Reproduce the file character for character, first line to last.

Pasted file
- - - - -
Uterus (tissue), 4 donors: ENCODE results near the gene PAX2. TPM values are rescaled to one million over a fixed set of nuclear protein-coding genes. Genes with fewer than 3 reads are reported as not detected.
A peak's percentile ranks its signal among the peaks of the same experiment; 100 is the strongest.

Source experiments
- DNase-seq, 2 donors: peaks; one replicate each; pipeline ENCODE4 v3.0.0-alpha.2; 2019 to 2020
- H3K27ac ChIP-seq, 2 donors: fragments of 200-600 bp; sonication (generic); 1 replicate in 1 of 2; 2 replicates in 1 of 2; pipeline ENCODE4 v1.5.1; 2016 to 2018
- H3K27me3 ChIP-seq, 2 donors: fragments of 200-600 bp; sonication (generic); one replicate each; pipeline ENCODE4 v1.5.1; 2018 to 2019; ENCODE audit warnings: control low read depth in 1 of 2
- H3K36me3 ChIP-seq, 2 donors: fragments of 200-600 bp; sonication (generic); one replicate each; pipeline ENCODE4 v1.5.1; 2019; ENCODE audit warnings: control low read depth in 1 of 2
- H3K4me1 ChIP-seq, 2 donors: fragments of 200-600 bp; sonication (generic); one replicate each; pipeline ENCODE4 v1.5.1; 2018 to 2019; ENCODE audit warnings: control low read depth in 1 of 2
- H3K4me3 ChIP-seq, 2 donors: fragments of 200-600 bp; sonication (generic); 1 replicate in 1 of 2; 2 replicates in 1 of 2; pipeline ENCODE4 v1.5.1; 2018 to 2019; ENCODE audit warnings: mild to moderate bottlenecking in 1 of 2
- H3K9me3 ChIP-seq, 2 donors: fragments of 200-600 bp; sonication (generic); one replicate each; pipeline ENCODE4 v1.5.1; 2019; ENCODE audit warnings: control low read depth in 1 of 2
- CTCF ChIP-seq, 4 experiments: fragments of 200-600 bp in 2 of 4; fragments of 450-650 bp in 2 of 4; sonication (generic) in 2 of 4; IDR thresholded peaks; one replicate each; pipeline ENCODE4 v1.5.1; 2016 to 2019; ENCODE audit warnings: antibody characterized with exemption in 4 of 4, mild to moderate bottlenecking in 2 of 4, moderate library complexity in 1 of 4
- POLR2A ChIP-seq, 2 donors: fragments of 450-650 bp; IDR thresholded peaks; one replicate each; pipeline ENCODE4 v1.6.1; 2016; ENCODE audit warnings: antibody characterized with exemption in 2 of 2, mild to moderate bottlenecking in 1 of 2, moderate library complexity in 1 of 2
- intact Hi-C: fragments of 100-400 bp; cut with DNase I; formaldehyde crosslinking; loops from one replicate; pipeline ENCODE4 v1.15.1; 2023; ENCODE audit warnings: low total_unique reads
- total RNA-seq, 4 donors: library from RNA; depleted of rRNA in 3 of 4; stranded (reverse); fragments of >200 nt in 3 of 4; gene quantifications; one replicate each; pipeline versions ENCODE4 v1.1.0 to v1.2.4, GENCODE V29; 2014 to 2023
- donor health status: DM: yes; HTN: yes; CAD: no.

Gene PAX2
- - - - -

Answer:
Uterus (tissue), 4 donors: ENCODE results near the gene PAX2. TPM values are rescaled to one million over a fixed set of nuclear protein-coding genes. Genes with fewer than 3 reads are reported as not detected.
A peak's percentile ranks its signal among the peaks of the same experiment; 100 is the strongest.

Source experiments
- DNase-seq, 2 donors: peaks; one replicate each; pipeline ENCODE4 v3.0.0-alpha.2; 2019 to 2020
- H3K27ac ChIP-seq, 2 donors: fragments of 200-600 bp; sonication (generic); 1 replicate in 1 of 2; 2 replicates in 1 of 2; pipeline ENCODE4 v1.5.1; 2016 to 2018
- H3K27me3 ChIP-seq, 2 donors: fragments of 200-600 bp; sonication (generic); one replicate each; pipeline ENCODE4 v1.5.1; 2018 to 2019; ENCODE audit warnings: control low read depth in 1 of 2
- H3K36me3 ChIP-seq, 2 donors: fragments of 200-600 bp; sonication (generic); one replicate each; pipeline ENCODE4 v1.5.1; 2019; ENCODE audit warnings: control low read depth in 1 of 2
- H3K4me1 ChIP-seq, 2 donors: fragments of 200-600 bp; sonication (generic); one replicate each; pipeline ENCODE4 v1.5.1; 2018 to 2019; ENCODE audit warnings: control low read depth in 1 of 2
- H3K4me3 ChIP-seq, 2 donors: fragments of 200-600 bp; sonication (generic); 1 replicate in 1 of 2; 2 replicates in 1 of 2; pipeline ENCODE4 v1.5.1; 2018 to 2019; ENCODE audit warnings: mild to moderate bottlenecking in 1 of 2
- H3K9me3 ChIP-seq, 2 donors: fragments of 200-600 bp; sonication (generic); one replicate each; pipeline ENCODE4 v1.5.1; 2019; ENCODE audit warnings: control low read depth in 1 of 2
- CTCF ChIP-seq, 4 experiments: fragments of 200-600 bp in 2 of 4; fragments of 450-650 bp in 2 of 4; sonication (generic) in 2 of 4; IDR thresholded peaks; one replicate each; pipeline ENCODE4 v1.5.1; 2016 to 2019; ENCODE audit warnings: antibody characterized with exemption in 4 of 4, mild to moderate bottlenecking in 2 of 4, moderate library complexity in 1 of 4
- POLR2A ChIP-seq, 2 donors: fragments of 450-650 bp; IDR thresholded peaks; one replicate each; pipeline ENCODE4 v1.6.1; 2016; ENCODE audit warnings: antibody characterized with exemption in 2 of 2, mild to moderate bottlenecking in 1 of 2, moderate library complexity in 1 of 2
- intact Hi-C: fragments of 100-400 bp; cut with DNase I; formaldehyde crosslinking; loops from one replicate; pipeline ENCODE4 v1.15.1; 2023; ENCODE audit warnings: low total_unique reads
- total RNA-seq, 4 donors: library from RNA; depleted of rRNA in 3 of 4; stranded (reverse); fragments of >200 nt in 3 of 4; gene quantifications; one replicate each; pipeline versions ENCODE4 v1.1.0 to v1.2.4, GENCODE V29; 2014 to 2023
- donor health status: DM: yes; HTN: yes; CAD: no.

Gene PAX2